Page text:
Or – “The Vertigo Problem.”


Recently, Gatekeeper Manager Deon (who doesn’t get Howard The Duck, but somehow loves XO: Manowar) explained to me his problem with Vertigo comics:  They’re just weird for weirdness’ sake.  I don’t know how true that assessment is, but I can clearly see the kernel of truth at the bottom of that statement.  I love classic Swamp Thing, I have read Hellblazer religiously since day one, I have all the Sandman trade paperbacks, I even loved Shade: The Changing Man.  But there came a point where Vertigo seemed to have found a niche, a hook, and that hook was “Get the weird Gothy types.”  House of Mystery is a very old-school Vertigo comic book, but is that necessarily a bad thing?

HM1.jpgPreviously, on House Of Mystery:  I think that the turning point was probably Neil Gaiman.  More specifically Neil Gaiman’s Sandman, issue #8, “24 Hours.”  The issue took an existing super-villain character (Doctor Destiny) and put that supernatural element in the midst of a group of normal people.  Sexual themes, emotional diatribes, murder, and more were shoved into that issue, and it really set the tone for what a lot of Vertigo titles became.  I also have a soft spot for the “Schrodinger’s Pizza” issue of Animal Man, where Buddy Baker is trapped in an alternate reality, surrounded by strange heroes, and explains the quantum theory of light based on whether or not a pizza has hot pepper.  Hell, I’m even a fan of the moment where Herr Starr nukes The Saint of Killers, and the Saint steps out of the inferno, spits and snorts “Not enough gun.”  But there came a point where the general public (as embodied by Deon) started to think of Vertigo as bisexual doing magic and talking in Tori Amos lyrics… 

This issue starts strong, with Cain and Abel (both supporting cast members of the much lamented Sandman series) having a conversation over tea.  Well, actually, Cain is having a conversation…  Abel is understandably distracted by being dead, with an axe in his chest.  Cain lets himself out, and prepares to return to his home in the House of Mystery, comparing Abel’s House of Secrets poorly to his own more beautiful home.  “Even though all mysteries contain secrets,” smugs Cain, “not all secrets contain mysteries.”  Stepping out into the Dreaming, Cain is thunderstruck to find his home entirely GONE…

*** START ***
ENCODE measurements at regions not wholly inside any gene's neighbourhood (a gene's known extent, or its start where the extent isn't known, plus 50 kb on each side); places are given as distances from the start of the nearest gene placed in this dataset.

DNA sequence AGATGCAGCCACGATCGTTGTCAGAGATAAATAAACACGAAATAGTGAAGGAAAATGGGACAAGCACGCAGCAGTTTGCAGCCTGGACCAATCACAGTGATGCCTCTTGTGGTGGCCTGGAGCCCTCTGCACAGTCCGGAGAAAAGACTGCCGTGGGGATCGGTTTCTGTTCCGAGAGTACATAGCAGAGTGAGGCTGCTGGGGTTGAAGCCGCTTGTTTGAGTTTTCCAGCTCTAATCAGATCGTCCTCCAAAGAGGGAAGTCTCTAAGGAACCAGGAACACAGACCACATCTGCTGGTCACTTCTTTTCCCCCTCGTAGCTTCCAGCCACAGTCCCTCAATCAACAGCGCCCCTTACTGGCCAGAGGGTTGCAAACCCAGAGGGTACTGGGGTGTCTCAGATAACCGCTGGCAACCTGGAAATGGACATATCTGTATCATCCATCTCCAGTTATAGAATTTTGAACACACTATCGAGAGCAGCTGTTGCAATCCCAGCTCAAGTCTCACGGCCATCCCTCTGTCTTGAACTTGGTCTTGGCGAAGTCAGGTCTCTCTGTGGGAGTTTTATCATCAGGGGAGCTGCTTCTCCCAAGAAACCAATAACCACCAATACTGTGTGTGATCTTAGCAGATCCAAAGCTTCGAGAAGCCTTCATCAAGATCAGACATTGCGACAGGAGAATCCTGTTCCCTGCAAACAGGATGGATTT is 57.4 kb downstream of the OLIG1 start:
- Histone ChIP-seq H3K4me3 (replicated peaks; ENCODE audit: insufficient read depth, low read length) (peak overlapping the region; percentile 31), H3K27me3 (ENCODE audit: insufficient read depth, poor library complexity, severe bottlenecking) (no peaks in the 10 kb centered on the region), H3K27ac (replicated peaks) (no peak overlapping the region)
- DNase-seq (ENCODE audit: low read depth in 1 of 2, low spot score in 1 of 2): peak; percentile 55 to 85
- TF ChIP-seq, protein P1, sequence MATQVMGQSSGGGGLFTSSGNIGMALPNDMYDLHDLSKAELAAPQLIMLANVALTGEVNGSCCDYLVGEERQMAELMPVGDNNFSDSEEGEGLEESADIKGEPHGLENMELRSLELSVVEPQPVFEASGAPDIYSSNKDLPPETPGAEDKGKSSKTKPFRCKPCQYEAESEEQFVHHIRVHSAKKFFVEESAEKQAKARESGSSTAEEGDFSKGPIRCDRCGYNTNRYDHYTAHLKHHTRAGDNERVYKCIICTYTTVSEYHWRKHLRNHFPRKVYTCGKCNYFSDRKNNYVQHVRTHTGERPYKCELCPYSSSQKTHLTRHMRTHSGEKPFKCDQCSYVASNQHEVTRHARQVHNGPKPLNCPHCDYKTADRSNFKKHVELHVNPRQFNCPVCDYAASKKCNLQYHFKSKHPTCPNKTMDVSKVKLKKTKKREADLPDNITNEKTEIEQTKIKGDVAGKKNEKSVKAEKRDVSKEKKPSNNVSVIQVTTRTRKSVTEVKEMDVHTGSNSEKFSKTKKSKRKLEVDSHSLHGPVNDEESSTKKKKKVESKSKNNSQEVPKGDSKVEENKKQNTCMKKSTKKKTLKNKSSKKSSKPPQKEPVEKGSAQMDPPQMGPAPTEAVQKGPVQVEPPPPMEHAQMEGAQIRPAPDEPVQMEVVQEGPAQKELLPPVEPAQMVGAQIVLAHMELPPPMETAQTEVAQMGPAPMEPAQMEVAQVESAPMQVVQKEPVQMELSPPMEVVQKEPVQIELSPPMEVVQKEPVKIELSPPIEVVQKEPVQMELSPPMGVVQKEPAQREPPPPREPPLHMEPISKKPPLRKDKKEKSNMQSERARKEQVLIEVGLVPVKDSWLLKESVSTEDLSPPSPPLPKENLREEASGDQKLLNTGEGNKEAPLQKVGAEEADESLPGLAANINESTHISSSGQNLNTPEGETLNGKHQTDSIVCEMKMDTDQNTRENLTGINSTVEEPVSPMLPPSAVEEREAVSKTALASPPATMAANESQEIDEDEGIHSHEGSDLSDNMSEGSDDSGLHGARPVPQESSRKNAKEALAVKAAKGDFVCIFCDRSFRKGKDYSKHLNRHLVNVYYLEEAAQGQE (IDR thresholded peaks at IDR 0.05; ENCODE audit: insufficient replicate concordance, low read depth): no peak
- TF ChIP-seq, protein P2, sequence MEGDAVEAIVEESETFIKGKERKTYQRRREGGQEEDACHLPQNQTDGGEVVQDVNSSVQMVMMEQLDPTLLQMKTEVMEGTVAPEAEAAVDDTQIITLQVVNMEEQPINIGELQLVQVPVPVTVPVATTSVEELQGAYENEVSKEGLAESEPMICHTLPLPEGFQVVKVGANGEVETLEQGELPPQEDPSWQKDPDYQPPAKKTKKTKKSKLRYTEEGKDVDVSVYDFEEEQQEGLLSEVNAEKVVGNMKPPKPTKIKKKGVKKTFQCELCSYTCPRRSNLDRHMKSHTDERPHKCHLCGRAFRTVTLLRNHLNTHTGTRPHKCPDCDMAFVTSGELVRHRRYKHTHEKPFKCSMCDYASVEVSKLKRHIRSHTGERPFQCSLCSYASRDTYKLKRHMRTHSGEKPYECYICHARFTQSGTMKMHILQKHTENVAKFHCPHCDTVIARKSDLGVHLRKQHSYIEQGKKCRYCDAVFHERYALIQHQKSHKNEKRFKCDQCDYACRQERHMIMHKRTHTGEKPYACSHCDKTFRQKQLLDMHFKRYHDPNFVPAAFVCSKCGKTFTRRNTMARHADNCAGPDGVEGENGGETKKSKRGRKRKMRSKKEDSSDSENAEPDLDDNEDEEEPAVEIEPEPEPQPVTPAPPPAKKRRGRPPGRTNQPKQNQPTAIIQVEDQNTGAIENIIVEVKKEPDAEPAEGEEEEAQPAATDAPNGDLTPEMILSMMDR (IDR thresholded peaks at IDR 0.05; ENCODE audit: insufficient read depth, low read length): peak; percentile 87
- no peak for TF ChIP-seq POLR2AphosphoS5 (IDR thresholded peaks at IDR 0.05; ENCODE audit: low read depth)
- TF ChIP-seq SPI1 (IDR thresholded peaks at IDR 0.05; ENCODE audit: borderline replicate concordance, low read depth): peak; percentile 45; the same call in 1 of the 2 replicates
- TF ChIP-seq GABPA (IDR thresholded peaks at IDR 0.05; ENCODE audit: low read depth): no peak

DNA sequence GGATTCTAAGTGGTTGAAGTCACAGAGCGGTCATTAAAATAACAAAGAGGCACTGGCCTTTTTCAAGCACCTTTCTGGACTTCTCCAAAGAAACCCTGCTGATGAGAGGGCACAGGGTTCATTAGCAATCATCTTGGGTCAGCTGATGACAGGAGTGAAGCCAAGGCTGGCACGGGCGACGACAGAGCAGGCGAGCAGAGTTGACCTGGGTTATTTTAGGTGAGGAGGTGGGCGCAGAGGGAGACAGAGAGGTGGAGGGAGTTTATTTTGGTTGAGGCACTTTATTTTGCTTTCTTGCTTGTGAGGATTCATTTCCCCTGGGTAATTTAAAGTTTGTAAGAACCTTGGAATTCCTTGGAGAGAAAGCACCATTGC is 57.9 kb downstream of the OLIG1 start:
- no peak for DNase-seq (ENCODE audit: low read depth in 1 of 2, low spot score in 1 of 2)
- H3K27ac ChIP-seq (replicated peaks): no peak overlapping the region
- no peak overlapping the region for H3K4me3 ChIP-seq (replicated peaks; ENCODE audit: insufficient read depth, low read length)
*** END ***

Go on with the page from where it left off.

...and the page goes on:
Some years later, we see a young woman running into the night, racing away from her own ruined home, carrying only a roll of papers with her, chased by mysterious figures who float in an eerie and evil fashion, their shoes dragging the street.  She runs, and we suddenly switch to the long-missing House of Mystery, sitting on the edge of a cliff, as the inhabitants within sing one of their own off on her freedom.  The various denizens of the House seem bitter, and it’s clear that the people here can’t leave.  A cute redhead accosts a poet about why she can’t leave, and he points out the obvious…  “How do you know this mysterious coachman doesn’t take our “Lucky Ones” to be tortured and killed?”  “At least the torturing and killing would be a distraction,” she replies bitterly.  As the girl leaves the House of Mystery, our running woman drops her papers, and we clearly see that she’s drawn the House of Mystery, in great detail.  She runs and runs and runs like a constipated weiner dog, until she ducks through a mysterious door of great mystery.

Back at the house, the barman is serving a young girl name Hungry Sally and enormous repast, including an entire turkey, explaining that the only coin that pays in the House is a story.  The story that Sally tells… is horrible.  Horrible, compelling, and weird.  She tells how she moves to a strange new town, and meets new people (who are giant houseflies.)  She falls in love, gets married, and on her wedding night, she is taken by a giant fly (she herself is perfectly human) and they honeymoon.  “I became with child right away, on our wedding night… which is a good omen.”  The next sentence will disgust you, and I urge those of less sturdy constituations to move on down to the next paragraph.  Sally gives birth, sort of, as dozens of giant maggots burst out of her back, and feed off her until they’re big enough to fly.  She tells her story in perfectly normal terms, as we see the monstrous images that accompany them.  “I was aloof from my maternal duties,” she says, as we see her, seemingly dead on the ground.  “There’s a condition I’ve heard of, called post-partum depression, but I won’t try to use it as an excuse.  Quite simply, idiscovered myself to be hollow and worthless as a wife and mother.”